Imagine the scene: on the plains of Africa there live groups of apes. These are to become the ancestors of Mankind. In one such group, Leto, a dominant male, keeps order. The order he brings is to the advantage of the group. There is little squabbling or in-fighting. Instead, each member of the group can devote his energies to collecting food, watching out for predators, and trying to invent fire-making. Should this group be threatened by a rival group, then its internal cohesion will see it through the conflict.
Leto is kind, just, fair, competent, and popular. He is the perfect leader in every way. Everyone in the group gets his attention. Naturally, he benefits from his popularity. He gets the most access to the group's females. One can expect that in the next generation, there will be many of the genes which helped to make Leto a leader, and such a good gentle leader. In time, the genes which shape personality will tend more and more each generation to favour behaviour such as Leto's, and by the time humanity gets round to inventing farming, all people will be good and just.
Didn't happen, did it. Why not?
The key is reproduction. Leto's rule may be fair and just in the short term, and those in his group may benefit today from his rule, but he is increasing the rate at which he is passing on genes, and as long as this is true, then he must be decreasing the number of genes being passed on by other males, because in the wild, females breed about as fast as they can, and they have a limited capacity for child-bearing. This means that there is a strong selective pressure on other males in his troop to oust him from power.
This is what I think happened: a few lesser males in the troop got together and toppled him. They didn't do this because Leto's rule was bad. It wasn't. It was the best rule possible. They did it because they were driven to increase the number of shags they got. The quality of Leto's rule was irrelevant. As long as the top male ape gets more sex than lesser male apes, then all male apes will prefer themselves to be the top ape, above any other. If females rule the group, this doesn't change this fact. Even if females are in charge of the group's overall behaviour, within that group, some male apes will get more access to those females than others. There will be a male hierarchy within the group.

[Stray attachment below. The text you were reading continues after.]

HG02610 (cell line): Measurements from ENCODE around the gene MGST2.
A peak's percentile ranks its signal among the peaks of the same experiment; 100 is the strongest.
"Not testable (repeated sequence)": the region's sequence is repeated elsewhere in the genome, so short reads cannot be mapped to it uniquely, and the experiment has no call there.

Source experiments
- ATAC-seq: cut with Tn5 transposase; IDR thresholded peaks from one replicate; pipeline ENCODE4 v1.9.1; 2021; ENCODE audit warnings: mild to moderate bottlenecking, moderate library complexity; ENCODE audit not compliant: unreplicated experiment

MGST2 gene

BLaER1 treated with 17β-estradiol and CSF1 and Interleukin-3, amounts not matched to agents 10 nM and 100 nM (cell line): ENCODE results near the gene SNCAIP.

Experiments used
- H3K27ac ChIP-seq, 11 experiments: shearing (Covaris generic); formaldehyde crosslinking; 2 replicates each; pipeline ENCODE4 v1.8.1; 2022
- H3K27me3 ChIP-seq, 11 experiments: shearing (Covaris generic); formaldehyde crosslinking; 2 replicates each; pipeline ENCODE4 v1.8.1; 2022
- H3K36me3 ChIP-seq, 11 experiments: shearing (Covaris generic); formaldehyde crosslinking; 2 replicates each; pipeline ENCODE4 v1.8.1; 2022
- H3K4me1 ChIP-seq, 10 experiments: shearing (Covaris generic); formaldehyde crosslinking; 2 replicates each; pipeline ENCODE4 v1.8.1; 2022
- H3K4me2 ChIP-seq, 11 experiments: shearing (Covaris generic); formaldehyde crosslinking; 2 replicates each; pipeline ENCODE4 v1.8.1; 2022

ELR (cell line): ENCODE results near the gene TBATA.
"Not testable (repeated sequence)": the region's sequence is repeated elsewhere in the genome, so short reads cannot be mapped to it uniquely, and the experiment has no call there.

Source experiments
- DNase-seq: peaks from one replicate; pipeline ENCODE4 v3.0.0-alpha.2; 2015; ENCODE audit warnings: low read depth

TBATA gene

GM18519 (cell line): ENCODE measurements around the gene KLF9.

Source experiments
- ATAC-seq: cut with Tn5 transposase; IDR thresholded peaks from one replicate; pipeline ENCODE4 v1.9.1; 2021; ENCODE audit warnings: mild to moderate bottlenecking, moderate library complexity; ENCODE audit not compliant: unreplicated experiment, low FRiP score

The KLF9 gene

The genes for being a kind and good leader did get passed on, because Leto's reign did allow him to father a few offspring, but other genes than his got passed on. The jealous, spiteful, selfish genes of the lesser males got passed on after the coup. The world continued to be a dangerous place, full of plots and power-struggles, and the human genome ended up with genes which made sure that a hefty proportion of the population would be ambitious. Leto's group suffered terribly from the rule of the new males. Two of them killed one of the others, then one of the victors was wounded and banished. Infant mortality rose, and half the group got taken over by another, while the other half fled to poorer land elsewhere.
This is why there is always an opposition to every government. I predict that we shall never hear the following speech made in any parliament in the world:
Not only do all governments have opposing parties, but all governments are opposed on every act they make. Every company boss has to bear in mind that someone wants his job. Every star footballer knows that rivals in his team want him to fall in the esteem of the manager. This is programmed into us, thanks to Leto's rivals. This might not make the world better, but it is the way the world is.
This is why the Empire fell. Which empire? Take your pick. Absolutely regardless of how much obvious benefit an empire may bring to a region, men will cultivate hatred of it, and will encourage uprisings of one sort or another. People will prefer to be at the top of a dung heap to being half way up a mountain. In a region where war is a constant feature, and poverty abounds, an empire may come and bring order, peace and prosperity. Within a short time, there might be education, roads, sanitation, justice, and wealth. No matter how obvious it is to any objective observer that the empire's presence in the region is responsible for these benefits, there will be those who resent the empire and who regard it as an evil imposition. Leto's rule ended despite his excellence. Empires fall despite theirs.